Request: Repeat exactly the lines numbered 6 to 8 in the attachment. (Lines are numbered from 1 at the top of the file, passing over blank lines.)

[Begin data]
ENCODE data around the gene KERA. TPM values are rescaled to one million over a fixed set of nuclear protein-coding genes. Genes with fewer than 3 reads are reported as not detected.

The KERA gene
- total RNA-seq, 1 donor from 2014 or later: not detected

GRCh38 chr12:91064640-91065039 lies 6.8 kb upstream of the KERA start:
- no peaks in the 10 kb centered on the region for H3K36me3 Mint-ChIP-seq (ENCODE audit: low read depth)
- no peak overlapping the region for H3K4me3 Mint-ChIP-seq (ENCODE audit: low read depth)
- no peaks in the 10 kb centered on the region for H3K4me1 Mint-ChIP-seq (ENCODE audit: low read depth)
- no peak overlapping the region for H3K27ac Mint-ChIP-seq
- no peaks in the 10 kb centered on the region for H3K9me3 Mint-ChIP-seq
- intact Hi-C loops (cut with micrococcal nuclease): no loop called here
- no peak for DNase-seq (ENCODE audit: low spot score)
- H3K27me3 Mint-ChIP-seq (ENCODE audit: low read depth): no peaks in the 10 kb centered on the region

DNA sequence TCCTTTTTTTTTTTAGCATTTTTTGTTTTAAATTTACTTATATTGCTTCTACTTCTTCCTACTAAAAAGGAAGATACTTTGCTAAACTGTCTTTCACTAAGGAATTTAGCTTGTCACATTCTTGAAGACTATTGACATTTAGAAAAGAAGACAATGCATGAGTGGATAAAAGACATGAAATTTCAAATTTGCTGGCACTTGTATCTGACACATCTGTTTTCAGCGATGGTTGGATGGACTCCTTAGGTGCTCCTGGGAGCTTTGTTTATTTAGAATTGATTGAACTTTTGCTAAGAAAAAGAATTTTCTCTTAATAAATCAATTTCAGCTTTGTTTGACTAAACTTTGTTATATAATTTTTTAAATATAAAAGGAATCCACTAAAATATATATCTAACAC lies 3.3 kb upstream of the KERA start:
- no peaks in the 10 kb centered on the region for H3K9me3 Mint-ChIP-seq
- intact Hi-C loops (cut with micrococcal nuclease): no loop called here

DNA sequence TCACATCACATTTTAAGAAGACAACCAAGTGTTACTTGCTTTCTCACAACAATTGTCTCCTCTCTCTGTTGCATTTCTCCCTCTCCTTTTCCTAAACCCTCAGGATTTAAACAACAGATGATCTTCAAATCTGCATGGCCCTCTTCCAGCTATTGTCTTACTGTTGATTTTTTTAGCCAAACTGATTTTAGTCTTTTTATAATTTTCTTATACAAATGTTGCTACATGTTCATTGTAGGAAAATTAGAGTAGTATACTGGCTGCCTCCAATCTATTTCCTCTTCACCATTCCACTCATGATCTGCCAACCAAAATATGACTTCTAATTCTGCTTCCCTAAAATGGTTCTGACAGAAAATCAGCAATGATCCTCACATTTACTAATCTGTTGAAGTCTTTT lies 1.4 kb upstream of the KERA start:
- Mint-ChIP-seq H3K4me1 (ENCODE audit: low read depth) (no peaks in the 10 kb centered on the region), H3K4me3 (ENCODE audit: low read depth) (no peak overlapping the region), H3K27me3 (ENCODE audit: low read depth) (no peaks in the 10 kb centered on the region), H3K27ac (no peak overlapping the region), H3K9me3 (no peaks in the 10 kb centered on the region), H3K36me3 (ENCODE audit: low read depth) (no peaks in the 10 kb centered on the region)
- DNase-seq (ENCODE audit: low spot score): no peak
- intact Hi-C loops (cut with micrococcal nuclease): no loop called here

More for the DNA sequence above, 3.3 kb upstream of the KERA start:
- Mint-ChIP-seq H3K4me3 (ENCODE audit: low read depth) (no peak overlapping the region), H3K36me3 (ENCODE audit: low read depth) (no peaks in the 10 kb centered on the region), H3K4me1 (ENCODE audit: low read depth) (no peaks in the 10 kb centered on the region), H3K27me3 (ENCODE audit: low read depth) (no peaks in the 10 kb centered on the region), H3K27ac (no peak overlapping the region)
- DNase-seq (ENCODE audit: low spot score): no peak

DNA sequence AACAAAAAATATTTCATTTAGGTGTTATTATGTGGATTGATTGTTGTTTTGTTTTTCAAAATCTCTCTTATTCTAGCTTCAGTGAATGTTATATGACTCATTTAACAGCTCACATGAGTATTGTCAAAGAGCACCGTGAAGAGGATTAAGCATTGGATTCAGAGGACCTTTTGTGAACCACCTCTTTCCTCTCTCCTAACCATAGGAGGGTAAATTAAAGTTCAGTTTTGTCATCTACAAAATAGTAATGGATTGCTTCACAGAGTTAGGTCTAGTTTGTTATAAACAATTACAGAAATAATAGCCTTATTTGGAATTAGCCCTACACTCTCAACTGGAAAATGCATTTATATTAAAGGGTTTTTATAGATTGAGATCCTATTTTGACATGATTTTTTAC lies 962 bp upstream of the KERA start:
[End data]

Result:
- no peak overlapping the region for H3K4me3 Mint-ChIP-seq (ENCODE audit: low read depth)
- no peaks in the 10 kb centered on the region for H3K4me1 Mint-ChIP-seq (ENCODE audit: low read depth)
- no peak overlapping the region for H3K27ac Mint-ChIP-seq